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The effects of environmental light on the role of male chemotactile cues in wolf spider mating interactions

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Abstract

Many animals communicate using multiple sensory channels simultaneously and this ability enables them to overcome the challenges of living in variable environments. Studies of wolf spiders have been important in understanding complex communication with a primary focus on the roles of visual and vibratory signals during mating. However, it is well documented that wolf spiders leave silk draglines behind that are often associated with additional chemical residues such as pheromones. We verified that females detect the silk and secretions left on a substrate by male wolf spiders in the species, Tigrosa helluo. We hypothesized that male chemotactile cues play different roles when vision is limited and so we explored the effects of adding male cues prior to courtship in light vs dark situations. Aggression was lower when male chemotactile cues were augmented and when vision was reduced. Males and females came together more quickly and had higher mating success when male cues were augmented under red light, which simulated darkness for these spiders, whereas contact was delayed and mating success was lower in the treatment with added male cues in white light. Thus, the availability of visual signals adjusted the importance of male chemotactile cues either through a shift in sensory priorities of the female or in the evaluative criteria used to make decisions. Chemotactile cues potentially allow for sophisticated information to be conveyed about the male, as such, may be an important communication modality on their own as well as in concert with other signaling channels.

Significance statement

Selecting the right mate depends on effective communication so that the prospective partner can detect and accurately evaluate key traits. Animals living in variable habitats must overcome the communication challenges by presenting information through multiple sensory channels. The understanding of multimodal communication has been advanced by studies of visual and vibratory signaling in wolf spiders. We found that females detect male silk and chemical secretions and that they alter mating interactions in the wolf spider, Tigrosa helluo. Allowing males to deposit silk and chemical cues before virgin males and females were allowed to interact reduced aggression and increased mating success in red light (low vision) conditions. These results broaden the possibilities for the types of interacting signals that might influence the efficacy of multimodal communication in animals live and mate in dynamic environments.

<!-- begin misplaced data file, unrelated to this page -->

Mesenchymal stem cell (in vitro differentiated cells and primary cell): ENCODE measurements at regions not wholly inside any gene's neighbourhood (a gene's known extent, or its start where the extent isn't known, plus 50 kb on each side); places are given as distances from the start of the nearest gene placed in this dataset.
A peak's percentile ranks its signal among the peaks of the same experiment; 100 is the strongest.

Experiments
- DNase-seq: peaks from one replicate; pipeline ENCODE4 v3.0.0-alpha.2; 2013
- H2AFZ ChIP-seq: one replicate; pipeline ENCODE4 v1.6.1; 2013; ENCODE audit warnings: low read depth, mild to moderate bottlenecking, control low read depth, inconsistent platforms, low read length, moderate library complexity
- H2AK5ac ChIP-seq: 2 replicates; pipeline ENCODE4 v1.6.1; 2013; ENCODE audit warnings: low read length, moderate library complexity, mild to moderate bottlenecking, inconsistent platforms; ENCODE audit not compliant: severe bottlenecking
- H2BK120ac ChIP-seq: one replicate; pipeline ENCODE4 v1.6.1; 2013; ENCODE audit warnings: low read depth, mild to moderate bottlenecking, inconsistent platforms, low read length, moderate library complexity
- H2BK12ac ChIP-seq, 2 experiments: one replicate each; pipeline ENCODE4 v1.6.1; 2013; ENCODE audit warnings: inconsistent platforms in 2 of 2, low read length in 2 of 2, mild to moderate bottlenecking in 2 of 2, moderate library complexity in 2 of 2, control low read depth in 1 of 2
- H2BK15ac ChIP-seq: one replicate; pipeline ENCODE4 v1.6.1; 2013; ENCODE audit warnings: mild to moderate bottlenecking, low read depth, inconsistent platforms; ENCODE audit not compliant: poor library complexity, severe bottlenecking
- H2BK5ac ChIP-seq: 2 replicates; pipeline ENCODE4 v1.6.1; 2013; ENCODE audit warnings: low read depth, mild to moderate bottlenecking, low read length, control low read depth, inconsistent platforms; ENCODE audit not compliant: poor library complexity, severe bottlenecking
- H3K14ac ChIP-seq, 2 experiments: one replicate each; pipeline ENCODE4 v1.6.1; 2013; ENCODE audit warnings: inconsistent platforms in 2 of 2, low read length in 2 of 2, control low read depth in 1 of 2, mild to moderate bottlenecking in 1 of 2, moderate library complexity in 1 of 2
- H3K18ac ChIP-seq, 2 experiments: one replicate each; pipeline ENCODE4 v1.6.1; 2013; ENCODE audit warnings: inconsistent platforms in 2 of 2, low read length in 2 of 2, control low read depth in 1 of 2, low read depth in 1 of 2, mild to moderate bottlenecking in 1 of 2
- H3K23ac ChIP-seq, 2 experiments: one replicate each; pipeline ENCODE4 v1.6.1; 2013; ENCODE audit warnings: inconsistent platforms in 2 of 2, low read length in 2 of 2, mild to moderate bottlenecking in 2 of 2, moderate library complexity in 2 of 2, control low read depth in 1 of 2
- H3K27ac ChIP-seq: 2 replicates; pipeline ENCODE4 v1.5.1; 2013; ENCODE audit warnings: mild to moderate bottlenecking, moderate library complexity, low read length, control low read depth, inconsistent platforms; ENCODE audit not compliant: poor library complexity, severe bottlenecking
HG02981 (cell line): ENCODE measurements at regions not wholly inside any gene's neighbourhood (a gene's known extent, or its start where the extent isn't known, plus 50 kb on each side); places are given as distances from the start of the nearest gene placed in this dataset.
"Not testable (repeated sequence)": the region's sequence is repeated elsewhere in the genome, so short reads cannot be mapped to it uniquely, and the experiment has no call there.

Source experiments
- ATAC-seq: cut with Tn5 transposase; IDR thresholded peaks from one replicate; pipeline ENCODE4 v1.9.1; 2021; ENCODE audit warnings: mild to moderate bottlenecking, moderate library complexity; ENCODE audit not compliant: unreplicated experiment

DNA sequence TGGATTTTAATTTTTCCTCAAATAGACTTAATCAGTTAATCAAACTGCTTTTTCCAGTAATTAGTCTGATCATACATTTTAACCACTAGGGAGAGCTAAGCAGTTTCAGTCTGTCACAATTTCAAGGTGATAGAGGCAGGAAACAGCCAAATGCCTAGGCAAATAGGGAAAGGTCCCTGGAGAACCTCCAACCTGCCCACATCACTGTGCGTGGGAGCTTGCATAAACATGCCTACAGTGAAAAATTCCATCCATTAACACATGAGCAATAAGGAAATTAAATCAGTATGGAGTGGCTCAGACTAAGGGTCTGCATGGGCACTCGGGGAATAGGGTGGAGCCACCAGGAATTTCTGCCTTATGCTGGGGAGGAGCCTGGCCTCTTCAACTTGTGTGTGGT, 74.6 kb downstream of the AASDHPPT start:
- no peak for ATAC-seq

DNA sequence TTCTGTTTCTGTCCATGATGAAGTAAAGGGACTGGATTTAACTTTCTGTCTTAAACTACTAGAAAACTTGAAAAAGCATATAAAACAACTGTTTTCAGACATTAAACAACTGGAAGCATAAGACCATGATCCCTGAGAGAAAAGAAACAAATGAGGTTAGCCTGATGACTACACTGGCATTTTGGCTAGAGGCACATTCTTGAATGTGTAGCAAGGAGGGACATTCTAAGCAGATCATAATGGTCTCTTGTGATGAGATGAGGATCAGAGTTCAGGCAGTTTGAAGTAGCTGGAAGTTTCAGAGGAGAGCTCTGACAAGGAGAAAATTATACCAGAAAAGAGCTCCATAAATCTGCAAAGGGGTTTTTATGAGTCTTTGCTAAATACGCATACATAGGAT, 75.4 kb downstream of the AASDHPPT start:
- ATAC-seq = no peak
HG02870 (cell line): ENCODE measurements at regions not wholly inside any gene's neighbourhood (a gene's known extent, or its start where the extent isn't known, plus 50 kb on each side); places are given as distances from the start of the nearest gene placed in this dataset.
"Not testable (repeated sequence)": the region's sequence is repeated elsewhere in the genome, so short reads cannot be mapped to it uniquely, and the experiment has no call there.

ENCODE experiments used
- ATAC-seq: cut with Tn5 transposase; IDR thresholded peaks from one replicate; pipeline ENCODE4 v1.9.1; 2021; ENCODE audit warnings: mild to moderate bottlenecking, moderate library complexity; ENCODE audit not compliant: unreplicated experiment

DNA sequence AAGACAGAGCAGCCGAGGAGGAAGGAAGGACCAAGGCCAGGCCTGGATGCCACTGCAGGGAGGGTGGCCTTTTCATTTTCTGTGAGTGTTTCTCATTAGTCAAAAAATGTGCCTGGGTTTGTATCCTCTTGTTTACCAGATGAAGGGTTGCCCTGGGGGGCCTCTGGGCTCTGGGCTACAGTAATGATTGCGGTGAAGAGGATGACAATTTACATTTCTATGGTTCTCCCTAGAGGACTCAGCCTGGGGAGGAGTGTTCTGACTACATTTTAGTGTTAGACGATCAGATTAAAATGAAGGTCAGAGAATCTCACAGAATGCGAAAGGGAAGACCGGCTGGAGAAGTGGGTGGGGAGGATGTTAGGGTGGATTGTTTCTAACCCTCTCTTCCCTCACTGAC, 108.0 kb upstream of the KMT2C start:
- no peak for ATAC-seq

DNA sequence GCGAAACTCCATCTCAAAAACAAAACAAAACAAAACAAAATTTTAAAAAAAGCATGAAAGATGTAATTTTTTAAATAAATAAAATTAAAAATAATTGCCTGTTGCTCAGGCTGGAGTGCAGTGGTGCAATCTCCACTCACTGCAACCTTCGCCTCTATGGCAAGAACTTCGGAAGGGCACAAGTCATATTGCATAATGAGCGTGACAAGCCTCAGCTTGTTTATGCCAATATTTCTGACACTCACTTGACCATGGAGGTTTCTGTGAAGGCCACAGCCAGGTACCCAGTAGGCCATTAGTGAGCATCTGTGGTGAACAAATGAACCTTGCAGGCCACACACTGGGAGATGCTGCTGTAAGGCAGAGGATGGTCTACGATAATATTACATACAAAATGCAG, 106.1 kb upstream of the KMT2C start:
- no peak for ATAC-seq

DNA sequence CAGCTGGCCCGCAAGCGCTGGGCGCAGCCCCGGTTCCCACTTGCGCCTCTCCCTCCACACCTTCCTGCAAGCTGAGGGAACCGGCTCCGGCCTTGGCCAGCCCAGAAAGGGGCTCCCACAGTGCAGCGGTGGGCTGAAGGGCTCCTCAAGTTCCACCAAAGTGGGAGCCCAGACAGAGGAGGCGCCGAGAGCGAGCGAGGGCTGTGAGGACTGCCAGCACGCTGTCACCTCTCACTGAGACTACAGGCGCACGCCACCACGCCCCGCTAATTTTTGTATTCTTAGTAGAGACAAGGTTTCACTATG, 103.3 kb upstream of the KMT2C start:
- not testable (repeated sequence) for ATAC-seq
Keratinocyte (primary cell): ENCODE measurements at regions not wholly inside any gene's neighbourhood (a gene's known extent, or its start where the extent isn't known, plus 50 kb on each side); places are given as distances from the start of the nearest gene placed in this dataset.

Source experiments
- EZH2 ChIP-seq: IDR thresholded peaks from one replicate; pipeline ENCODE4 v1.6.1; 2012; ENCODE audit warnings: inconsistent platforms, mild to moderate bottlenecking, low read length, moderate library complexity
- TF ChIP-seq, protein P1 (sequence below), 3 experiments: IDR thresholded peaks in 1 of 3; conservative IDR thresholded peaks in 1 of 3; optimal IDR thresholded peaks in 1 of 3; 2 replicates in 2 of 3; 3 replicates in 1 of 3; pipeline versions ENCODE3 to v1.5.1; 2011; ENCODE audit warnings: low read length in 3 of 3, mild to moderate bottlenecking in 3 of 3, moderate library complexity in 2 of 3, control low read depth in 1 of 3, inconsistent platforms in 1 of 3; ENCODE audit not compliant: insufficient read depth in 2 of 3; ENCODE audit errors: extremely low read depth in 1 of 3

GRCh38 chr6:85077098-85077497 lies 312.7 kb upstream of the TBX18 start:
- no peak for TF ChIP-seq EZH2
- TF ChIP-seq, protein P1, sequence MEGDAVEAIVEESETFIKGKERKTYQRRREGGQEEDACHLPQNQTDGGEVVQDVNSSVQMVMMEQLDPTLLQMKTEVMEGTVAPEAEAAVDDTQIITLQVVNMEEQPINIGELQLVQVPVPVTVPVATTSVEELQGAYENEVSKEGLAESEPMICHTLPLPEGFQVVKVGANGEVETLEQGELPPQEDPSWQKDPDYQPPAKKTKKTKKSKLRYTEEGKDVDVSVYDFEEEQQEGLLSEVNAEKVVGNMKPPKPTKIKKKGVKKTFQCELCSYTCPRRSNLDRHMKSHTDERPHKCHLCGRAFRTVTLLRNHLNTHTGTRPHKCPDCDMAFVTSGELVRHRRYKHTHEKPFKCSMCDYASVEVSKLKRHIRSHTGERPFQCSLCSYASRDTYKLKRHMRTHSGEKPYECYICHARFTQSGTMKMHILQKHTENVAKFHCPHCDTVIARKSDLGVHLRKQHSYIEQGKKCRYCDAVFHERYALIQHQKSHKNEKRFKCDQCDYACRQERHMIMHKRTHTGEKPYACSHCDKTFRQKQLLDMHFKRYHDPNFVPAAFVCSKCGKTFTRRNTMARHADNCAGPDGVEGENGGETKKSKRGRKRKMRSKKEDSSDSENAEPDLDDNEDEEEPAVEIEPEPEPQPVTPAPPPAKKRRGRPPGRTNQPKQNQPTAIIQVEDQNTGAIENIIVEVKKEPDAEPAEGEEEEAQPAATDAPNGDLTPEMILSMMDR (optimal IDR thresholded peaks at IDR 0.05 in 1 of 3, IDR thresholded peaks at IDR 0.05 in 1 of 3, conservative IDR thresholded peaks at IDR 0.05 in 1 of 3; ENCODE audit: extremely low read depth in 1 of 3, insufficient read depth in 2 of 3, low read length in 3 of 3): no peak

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Data availability

Data are included as supplement.

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Acknowledgements

We thank A.D. Berry, H.C. Shannon, and A.D. Salazar for input at various stages in the experiment, data analysis, and manuscript preparation. We are grateful to K.W. Kopf and J. DeVito who assisted with preliminary experimentation. Members of the spider lab research team during 2018–2019 academic year assisted with spider care and provided moral support. Input from anonymous reviewers helped us rethink the experiments and improve the paper substantially.

Funding

This work was funded by the Department of Biology and the Hamilton Campus of Miami University, OH, USA.

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Contributions

JAG and TMM developed the ideas and protocols with input from ALR. TMM and JAG executed the experiments. ALR and TMM documented and assembled data from videos. JAG and ALR developed initial manuscript draft. ALR finalized statistical analyses, edited earlier drafts of the manuscript, and prepared the paper for submission.

Corresponding author

Correspondence to Ann L. Rypstra.

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Communicated by E. M. Jakob.

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Godfrey, J.A., Murray, T.M. & Rypstra, A.L. The effects of environmental light on the role of male chemotactile cues in wolf spider mating interactions. Behav Ecol Sociobiol 76, 39 (2022). https://doi.org/10.1007/s00265-022-03150-4

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  • DOI: https://doi.org/10.1007/s00265-022-03150-4

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